India will become the 3rd largest importer by 2050 (British report)
NEW DELHI : With a growing middle class and growing discretionary spending, India will become the world’s third-largest importer by 2050 with a 5.9% share of global imports, just behind China and the United States, new report shows , mimicking its projected ranking among economies. Currently, India is ranked eighth largest importing country with an import share of 2.8% and is expected to become the fourth largest importer by 2030.
“The share of the US and the EU in most import sectors is expected to decline until 2030, as the growing purchasing power of the Asian middle class accounts for a growing share of global import demand. . This shift is particularly marked in the food, travel and digital services sectors, where larger and richer populations in the Indo-Pacific are expected to consume more discretionary goods and services, âsaid the latest Global Trade Outlook published by the UK Department for International Trade.
The economic center of gravity of the world has shifted east for decades due to the rapid growth of the Indo-Pacific, resulting in a shift in trade patterns as it moves. âBetween 2019 and 2050, 56% of global growth is expected to come from the Indo-Pacific, compared to a quarter of the EU and North America combined. Growth within the Indo-Pacific is also expected to rebalance over time, with South Asia’s contribution (boosted by India) increasing, âhe added.
China is a major driver of this economic shift to the East, as it is expected to become the world’s largest economy by 2030. China has already supplanted the United States in terms of power parity. purchase (PPA) (which explains the local price differences) in the mid-2010s. But based on market exchange rates, which are more relevant to trade, the change is expected to occur around 2030. âAt this point, the two countries will account for around 22% of global GDP,â the report said.
The report predicted that India would rise to third place by 2050 in the ranking of the world’s largest economies, just behind China and the United States, with a share of 6.8% of global GDP. Currently, India is ranked fifth in the world economy with a share of 3.3%. India’s GDP is expected to cross Germany by 2030 to become the fourth largest economy.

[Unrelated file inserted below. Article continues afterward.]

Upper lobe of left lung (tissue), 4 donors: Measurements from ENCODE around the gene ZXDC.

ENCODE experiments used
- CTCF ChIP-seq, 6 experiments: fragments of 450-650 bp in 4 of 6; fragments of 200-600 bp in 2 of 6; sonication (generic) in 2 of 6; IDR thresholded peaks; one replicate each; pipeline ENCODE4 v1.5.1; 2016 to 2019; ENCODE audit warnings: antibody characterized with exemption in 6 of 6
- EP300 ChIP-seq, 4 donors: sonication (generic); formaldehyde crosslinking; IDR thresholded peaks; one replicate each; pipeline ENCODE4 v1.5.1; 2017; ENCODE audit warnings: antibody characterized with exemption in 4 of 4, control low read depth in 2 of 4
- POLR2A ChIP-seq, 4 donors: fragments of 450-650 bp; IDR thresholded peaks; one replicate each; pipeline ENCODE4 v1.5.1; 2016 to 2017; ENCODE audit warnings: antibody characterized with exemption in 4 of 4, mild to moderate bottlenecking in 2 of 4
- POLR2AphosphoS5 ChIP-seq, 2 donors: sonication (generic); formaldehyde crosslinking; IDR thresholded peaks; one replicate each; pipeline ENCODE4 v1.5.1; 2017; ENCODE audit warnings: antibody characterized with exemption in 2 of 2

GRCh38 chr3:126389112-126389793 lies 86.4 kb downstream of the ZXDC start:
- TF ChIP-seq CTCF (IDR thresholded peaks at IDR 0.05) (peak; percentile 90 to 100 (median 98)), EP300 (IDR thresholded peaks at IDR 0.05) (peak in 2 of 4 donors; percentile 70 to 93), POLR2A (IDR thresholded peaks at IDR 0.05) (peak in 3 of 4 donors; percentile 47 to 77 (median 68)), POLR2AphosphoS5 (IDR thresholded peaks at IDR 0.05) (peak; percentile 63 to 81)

“The role of emerging economies in the trading system will increase over time, in line with their increasing weight in the global economy,” the report said.
The âE7 groupâ of the seven largest emerging economies – China, India, Brazil, Russia, Indonesia, Mexico and Turkey – is expected to equal the G7’s share of global import demand by 2050. The seven richest countries of the world – Canada, France, Germany, Italy, Japan, United Kingdom and United States are part of the G7 group. âDuring the first two decades of this century, growth in labor productivity (the main driver of rising living standards) has been on average three times faster in the seven largest emerging economies than in the G7 . As a result, the share of the G7 in global GDP increased from 65% in 2000 to 46% in 2020, while that of the E7 increased from 11% to 28%. Over the next thirty years, labor productivity growth in the E7 is expected to grow at about twice the rate of the G7, with the E7 overtaking the G7 in terms of economic size during the 2030s. This shift in power economic will likely mean that emerging economies will play an increasing role in the global trading system, âhe added.
However, the report warned that while emerging economies have the potential to ‘catch up’, they also face major challenges, including the need to move from imitation to innovation to escape the middle income trap, struggle against debt and bounce back from covid.
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